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Megadeth's most mature effort - 85%

screamingfordefender, September 12th, 2010

To all those people who have to argue whether this is "metal enough" to be listened to or those who ignore everything this band put out after "Rust in Peace", let's just call it hard rock, and move on shall we?. The 90's wasn't an arms race, Dave Mustaine wasn't an angry guy in his twenties anymore. This is just natural progression for the band, no matter how you put it. The guitar strings are tuned down half a step, with more focus on the lyrics and choruses than before. They left behind almost all their thrash metal influences on 'Countdown to Extinction', which isn't to say that there are no memorable riffs or solos on this record. Unlike the surprisingly mediocre and forgettable 'Load' by Metallica, Megadeth do everything right and put out a solid record. Ignore this only if you're a fool.

Mustaine's vocals have always been a 'touchy' subject. How much you enjoy them depends mostly on your tastes. Lyrically, the album is a reflection of Dave's views on war, life and other sensitive issues. Everything sounds good enough on the re-mastered version and you need not go out and search for the originals. The riffing is far more simpler than anything else they've ever did. The songs are slower, more melodic, which makes it easier to digest for beginners. The hooky riffs are enough to keep the mainstream rock fans interested. "Reckoning day" and "Train of consequences" begin the album with some monster riffs that would still make any classic Megadeth fan happy.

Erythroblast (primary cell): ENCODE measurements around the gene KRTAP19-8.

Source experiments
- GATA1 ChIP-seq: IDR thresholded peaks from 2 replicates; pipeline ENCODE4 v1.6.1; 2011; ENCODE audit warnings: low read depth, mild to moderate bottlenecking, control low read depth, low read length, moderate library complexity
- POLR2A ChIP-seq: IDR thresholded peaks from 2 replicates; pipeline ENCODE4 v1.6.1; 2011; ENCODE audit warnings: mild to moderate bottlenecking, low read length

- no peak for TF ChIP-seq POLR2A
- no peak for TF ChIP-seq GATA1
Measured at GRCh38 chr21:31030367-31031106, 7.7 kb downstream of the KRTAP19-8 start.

This is the same Megadeth of old, only now in a more accessible and radio-friendly package. "A tout le monde" is the first proper hard rock ballad written by Dave, which is way better than the version found on 'United Abominations', which was an abomination itself. The lyrics are crafted in a simple but touching manner. Because unlike bands like Def Leppard, who decided to abandon their balls altogether and make sugary pop rock ballads for mainstream consumption, "A tout le monde" was made with integrity still left intact. "Elysian fields" and the 4 tracks after it, including the title track are firmly in hard rock territory. Mustaine's song writing is at it's most mature. Nick Menza is the best drummer this band ever had. The drums are mixed brilliantly to complement the thick riffs and snarling vocals over them. Ellefson's bass is ever present and lays a solid foundation for the guitars, although he isn't given too much solo time. Mustaine even finds time to experiment and dabble with mythology and greek history on songs such as "Elysian fields" and "Blood of heroes". The other tracks fit nicely into the album and plod along without being boring or repulsive. At 50 minutes long, It feels just right.

This is NOT a second class Megadeth album by any means. This is as good as any they've ever released. Their best record in the past two decades and to this day they haven't topped it yet. This is a band who shaped their sound with changing times but still produced an album of integrity and genuine quality. It is a worthy successor to 'Rust in Peace' or 'Countdown to Extinction'. The remastered version has a few bonus tracks including a demo of "New world order", which is very rare. The band would further simplify their sound and fall prey to monotony on their next few albums but 'Youthanasia' is a solid 90's hard rock album and one of the best albums of 1994.